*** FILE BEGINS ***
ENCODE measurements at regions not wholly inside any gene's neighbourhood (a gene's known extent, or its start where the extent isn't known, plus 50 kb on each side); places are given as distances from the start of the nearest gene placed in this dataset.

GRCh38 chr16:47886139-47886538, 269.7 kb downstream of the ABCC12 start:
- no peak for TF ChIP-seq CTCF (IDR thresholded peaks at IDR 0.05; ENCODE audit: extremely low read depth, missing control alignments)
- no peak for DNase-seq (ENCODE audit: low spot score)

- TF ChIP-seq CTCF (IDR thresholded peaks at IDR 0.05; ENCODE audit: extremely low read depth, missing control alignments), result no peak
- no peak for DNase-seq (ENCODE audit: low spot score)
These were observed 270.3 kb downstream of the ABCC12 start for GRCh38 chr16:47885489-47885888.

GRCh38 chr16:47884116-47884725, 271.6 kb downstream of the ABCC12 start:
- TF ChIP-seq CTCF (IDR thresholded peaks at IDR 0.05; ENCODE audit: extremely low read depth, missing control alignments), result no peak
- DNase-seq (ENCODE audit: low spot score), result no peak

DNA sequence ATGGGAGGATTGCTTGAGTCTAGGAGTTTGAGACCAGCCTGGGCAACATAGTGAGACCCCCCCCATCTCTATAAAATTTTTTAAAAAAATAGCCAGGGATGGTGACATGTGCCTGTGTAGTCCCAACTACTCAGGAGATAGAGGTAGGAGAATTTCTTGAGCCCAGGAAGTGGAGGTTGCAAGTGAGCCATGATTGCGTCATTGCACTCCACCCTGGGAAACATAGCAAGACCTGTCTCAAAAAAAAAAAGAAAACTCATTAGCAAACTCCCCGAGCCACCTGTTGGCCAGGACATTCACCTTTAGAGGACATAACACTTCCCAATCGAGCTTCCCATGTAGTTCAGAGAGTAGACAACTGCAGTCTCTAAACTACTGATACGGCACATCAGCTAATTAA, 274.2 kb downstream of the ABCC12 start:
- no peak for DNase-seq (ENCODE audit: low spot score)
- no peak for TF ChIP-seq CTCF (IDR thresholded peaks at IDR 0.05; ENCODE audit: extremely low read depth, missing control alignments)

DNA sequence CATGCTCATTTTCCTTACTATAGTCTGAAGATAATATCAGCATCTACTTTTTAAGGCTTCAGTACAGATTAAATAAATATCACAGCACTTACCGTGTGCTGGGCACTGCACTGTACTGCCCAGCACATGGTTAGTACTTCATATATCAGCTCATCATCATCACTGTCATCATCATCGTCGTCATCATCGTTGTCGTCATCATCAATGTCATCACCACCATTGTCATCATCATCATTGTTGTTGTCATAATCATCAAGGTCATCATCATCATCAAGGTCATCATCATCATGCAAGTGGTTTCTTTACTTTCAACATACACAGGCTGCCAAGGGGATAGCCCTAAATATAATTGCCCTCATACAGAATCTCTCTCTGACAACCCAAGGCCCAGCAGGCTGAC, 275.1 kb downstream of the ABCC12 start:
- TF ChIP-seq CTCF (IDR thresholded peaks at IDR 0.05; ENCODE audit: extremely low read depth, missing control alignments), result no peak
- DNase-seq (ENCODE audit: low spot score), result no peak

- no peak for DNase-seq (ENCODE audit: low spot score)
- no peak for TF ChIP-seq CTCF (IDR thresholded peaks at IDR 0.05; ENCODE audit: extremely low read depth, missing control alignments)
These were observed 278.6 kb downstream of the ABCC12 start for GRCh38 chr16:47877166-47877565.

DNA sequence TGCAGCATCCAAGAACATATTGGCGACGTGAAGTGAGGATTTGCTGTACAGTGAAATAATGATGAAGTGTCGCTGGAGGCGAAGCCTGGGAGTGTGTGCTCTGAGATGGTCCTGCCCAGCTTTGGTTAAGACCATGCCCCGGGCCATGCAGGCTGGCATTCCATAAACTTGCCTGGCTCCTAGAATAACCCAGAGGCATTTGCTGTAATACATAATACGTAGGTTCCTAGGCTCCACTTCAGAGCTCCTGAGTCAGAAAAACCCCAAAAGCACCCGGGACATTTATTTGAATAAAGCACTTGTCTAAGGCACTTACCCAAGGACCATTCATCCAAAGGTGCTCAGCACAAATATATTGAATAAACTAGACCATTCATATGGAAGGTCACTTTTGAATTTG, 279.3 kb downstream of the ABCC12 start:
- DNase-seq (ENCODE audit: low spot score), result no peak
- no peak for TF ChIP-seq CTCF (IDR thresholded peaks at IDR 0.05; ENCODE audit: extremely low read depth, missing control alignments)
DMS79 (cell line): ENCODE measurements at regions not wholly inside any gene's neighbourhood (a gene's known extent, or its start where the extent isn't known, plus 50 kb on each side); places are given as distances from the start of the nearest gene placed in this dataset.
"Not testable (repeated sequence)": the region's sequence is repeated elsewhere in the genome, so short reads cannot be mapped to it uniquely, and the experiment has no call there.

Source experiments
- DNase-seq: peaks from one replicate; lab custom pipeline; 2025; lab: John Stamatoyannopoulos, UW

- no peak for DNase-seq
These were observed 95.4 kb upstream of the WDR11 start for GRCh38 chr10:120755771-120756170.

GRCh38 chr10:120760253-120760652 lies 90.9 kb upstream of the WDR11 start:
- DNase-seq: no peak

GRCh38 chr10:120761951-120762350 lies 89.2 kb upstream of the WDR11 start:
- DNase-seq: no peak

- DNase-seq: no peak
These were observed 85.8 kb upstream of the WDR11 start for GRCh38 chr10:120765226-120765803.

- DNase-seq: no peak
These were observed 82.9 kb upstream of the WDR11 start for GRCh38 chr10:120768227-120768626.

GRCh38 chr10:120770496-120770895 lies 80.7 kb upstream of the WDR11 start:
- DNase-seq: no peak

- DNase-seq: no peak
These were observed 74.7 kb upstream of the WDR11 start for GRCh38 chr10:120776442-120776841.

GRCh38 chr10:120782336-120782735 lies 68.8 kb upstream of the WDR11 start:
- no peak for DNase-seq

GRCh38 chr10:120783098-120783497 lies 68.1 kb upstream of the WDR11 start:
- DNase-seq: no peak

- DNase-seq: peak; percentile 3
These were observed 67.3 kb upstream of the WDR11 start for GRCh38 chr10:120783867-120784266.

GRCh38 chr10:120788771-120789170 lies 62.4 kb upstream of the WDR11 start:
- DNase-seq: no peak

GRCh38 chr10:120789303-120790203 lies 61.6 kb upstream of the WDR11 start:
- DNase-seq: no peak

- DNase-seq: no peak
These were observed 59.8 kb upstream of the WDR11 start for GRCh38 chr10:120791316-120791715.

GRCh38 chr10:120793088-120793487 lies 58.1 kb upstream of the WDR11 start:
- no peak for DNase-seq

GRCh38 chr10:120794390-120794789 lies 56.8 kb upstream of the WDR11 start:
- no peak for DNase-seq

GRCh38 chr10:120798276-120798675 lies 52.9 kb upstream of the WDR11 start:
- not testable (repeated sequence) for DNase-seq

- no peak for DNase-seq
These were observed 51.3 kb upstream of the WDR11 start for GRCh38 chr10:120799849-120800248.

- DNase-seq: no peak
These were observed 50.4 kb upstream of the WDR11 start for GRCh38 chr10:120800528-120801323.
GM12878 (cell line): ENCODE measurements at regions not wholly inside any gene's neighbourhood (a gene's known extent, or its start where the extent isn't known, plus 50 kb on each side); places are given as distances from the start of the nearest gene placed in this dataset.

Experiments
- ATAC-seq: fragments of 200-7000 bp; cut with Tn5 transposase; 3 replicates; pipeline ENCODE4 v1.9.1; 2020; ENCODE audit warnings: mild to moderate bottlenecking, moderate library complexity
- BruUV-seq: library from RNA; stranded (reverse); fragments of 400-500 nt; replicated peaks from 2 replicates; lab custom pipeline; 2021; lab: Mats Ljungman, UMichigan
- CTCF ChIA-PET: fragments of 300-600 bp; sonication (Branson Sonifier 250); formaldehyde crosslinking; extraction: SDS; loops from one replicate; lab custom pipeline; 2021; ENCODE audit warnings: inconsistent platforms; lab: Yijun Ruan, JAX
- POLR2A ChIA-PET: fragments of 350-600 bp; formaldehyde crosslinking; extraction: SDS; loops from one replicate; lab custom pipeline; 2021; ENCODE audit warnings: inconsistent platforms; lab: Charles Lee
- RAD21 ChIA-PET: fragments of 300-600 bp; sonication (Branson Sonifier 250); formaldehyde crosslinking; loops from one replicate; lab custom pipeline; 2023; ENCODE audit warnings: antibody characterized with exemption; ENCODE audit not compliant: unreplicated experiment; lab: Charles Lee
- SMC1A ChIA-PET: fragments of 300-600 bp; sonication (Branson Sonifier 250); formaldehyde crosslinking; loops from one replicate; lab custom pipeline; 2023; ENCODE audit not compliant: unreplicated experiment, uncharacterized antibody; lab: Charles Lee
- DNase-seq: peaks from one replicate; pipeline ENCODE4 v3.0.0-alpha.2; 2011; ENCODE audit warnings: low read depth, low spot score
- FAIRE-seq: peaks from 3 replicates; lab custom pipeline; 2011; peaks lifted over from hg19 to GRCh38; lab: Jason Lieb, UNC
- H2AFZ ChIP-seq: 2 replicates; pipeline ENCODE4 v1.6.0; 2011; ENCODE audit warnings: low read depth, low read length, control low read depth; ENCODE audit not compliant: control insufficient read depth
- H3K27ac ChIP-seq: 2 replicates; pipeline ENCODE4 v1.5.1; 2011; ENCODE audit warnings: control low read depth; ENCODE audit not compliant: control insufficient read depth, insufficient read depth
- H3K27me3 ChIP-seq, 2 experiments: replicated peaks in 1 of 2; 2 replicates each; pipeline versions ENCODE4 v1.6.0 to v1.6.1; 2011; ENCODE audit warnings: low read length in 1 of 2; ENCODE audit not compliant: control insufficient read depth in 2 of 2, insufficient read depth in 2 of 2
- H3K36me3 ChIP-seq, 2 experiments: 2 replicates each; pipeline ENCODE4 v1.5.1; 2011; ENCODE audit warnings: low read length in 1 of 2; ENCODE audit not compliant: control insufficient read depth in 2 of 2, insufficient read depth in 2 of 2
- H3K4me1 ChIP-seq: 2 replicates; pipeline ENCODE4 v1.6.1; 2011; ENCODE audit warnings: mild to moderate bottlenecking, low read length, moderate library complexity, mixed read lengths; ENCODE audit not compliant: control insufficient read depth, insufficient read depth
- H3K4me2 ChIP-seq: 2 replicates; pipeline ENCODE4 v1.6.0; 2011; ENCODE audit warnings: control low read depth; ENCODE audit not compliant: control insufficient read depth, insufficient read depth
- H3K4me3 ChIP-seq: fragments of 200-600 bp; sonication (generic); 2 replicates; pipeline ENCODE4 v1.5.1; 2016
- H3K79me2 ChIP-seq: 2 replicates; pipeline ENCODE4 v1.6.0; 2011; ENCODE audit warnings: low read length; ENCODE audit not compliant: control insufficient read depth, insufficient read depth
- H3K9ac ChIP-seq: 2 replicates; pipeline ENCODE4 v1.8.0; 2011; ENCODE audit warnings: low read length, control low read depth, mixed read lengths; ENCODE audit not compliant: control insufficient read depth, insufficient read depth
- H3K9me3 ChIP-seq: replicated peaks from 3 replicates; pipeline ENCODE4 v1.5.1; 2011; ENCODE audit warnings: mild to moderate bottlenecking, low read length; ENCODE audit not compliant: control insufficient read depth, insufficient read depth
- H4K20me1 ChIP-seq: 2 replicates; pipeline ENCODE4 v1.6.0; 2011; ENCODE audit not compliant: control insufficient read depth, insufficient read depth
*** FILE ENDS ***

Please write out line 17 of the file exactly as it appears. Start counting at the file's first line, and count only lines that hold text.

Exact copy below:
- no peak for DNase-seq (ENCODE audit: low spot score)